How YouTube wants its Content Creators to make more money

How YouTube wants its Content Creators to make more money

If you’re a content creator and you’re especially fond of Shorts on YouTube, you could start making more money next year. Whether we will be so happy about that is a second, as there is a good chance of more ads, like on TikTok.

We grant everyone their kink if one makes cool content. And so it’s cool that YouTube is also letting videographers specializing in Shorts earn more revenue with the Partner Program.

YouTube versus TikTok with Shorts

YouTube’s move is very reminiscent of the reward system that TikTok has. To make money directly on that platform, you can sign up for the Creator Fund. For that, you need at least 10,000 followers and more than 100,000 views in the past 30 days. You must also be 18 years of age or older.

YouTube Shorts, TikTokYouTube Shorts (Screenshot: WANT)

With YouTube, you need to have at least 1,000 followers and score more than 10 million views in a ninety-day period. After that, you can simply sign up for the Partner Program.

Bring on that adblocker again

Don’t get us wrong: unique content creators should be able to make ends meet with their creations. But that hopefully won’t come at the expense of our enjoyment of the platform. In fact, YouTube began testing ads between Shorts (just like TikTok) in September. Part of its revenue will be shared among content creators.

The worrisome thing about those ads, however, is the potential frequency. While nothing is strictly known about that yet, it does worry us. In fact, YouTube has also already indicated it is experimenting with more ads. So far, two is the maximum prior to a (normal) video on YouTube.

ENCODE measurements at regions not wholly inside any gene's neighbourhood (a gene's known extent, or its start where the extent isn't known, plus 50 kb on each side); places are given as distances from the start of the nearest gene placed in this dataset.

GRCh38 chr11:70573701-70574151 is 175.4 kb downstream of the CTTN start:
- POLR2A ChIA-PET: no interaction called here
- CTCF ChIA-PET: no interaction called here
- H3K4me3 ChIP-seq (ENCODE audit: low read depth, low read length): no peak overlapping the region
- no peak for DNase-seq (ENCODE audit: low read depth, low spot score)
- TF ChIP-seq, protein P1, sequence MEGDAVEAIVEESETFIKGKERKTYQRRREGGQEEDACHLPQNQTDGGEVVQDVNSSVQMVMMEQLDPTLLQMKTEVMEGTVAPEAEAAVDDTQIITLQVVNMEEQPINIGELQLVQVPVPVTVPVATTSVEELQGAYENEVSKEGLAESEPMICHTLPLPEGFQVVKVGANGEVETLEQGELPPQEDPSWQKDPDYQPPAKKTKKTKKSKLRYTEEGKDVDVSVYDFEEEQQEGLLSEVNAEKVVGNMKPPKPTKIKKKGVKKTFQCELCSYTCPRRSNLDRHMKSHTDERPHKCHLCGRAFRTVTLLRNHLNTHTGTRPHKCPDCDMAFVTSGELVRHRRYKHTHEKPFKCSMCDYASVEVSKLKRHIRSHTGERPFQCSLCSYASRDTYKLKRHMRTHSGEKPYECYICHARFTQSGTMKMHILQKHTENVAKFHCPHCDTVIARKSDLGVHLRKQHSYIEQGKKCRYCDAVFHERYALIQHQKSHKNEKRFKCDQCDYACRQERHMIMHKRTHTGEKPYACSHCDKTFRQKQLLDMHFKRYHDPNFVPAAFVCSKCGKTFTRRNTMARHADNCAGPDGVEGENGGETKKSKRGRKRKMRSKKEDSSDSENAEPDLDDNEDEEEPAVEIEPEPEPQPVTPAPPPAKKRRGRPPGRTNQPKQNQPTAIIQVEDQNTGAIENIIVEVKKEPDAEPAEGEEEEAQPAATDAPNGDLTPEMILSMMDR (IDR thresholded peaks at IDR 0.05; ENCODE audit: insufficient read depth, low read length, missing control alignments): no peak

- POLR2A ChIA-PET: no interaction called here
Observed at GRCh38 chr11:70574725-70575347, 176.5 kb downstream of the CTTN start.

And it could be much worse, however. In fact, the video platform is currently testing what it’s like to show even more ads. That could be 5, 8 or even 10, reports Ghacks. Soon, if you get an ad after just about every Short, you’re going to go nuts.

What do Shorts get you?

What exact amounts content creators get paid next, and whether they are comparable to TikTok, depends on many factors such as frequency, length of videos, topics and location.

YouTubeYouTube’s logo on a phone screen. (Image: ANP)

For now, YouTube has an allocated fund for Shorts creators of $100 million. But that’s not enough, according to some creatives. They complain that that pot is too small and that competitors get paid out more because of, say, longer videos.

However, the video service is also introducing another form of revenue: “Fan Funding. Here the entry threshold is lower because a content creator calls on his/her fan base to contribute to the channel with ‘Super Thanks,’ ‘Super Chat,’ and things like stickers and memberships (potentially similar to Twitch, for example).

So on the one hand, good news for creators of Shorts. On the other hand, viewers may be going horny with these moves.

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